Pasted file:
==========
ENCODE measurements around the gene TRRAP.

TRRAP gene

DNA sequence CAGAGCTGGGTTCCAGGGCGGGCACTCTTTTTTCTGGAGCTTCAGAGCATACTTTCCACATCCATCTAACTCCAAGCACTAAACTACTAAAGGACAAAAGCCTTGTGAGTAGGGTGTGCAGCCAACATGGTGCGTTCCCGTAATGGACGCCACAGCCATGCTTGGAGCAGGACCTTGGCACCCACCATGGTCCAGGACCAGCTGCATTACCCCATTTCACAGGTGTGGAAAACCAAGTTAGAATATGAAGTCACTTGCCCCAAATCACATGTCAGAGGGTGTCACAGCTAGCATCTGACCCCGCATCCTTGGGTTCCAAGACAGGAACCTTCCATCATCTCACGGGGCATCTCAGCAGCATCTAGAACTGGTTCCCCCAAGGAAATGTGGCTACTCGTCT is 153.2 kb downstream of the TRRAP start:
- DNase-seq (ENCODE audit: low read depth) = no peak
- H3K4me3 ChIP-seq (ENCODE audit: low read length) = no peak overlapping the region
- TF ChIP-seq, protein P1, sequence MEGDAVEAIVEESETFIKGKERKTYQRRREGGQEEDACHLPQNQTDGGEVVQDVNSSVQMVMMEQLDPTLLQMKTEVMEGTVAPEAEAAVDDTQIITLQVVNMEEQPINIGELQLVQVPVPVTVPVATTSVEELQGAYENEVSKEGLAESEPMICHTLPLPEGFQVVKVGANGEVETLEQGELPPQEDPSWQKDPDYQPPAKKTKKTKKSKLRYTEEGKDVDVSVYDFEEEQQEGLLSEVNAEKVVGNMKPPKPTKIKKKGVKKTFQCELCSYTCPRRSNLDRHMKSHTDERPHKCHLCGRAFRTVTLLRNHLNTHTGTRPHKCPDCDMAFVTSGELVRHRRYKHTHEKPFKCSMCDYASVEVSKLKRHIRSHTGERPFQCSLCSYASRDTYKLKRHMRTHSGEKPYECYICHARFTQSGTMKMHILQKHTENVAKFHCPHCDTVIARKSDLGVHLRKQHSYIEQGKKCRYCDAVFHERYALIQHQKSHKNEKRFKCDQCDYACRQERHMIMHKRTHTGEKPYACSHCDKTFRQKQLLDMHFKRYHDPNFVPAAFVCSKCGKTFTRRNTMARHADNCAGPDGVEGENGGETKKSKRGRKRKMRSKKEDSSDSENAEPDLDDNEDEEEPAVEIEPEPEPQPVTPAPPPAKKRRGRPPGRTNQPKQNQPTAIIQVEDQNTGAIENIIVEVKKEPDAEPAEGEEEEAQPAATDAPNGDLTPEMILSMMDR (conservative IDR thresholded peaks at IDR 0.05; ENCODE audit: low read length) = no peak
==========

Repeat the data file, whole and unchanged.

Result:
ENCODE measurements around the gene TRRAP.

TRRAP gene

DNA sequence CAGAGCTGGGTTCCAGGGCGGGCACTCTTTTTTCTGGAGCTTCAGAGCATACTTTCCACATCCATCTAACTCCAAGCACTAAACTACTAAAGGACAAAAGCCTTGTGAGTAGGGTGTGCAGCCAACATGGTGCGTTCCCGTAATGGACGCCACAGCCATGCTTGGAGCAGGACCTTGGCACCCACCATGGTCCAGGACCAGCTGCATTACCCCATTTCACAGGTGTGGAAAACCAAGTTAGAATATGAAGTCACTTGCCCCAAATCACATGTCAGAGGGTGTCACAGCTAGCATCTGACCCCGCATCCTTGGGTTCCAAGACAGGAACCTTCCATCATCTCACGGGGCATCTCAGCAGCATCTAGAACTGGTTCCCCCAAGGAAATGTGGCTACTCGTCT is 153.2 kb downstream of the TRRAP start:
- DNase-seq (ENCODE audit: low read depth) = no peak
- H3K4me3 ChIP-seq (ENCODE audit: low read length) = no peak overlapping the region
- TF ChIP-seq, protein P1, sequence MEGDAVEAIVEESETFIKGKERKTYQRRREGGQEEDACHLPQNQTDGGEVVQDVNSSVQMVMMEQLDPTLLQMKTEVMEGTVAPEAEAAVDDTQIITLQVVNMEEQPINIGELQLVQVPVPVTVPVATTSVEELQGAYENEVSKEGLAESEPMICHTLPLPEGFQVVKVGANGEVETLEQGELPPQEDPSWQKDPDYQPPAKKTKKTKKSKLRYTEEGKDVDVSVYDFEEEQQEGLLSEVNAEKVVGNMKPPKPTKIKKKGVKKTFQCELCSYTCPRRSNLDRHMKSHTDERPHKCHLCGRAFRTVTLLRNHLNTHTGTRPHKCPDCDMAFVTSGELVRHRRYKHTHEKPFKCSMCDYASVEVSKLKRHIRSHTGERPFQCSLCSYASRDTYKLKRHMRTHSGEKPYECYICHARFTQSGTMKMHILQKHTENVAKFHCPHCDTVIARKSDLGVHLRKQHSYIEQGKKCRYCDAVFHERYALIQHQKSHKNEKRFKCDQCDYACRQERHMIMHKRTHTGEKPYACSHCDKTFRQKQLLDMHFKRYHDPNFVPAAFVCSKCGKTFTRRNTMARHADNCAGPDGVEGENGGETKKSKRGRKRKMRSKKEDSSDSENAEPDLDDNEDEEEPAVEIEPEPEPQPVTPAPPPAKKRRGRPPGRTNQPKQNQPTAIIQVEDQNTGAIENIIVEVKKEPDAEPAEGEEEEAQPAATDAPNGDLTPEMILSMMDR (conservative IDR thresholded peaks at IDR 0.05; ENCODE audit: low read length) = no peak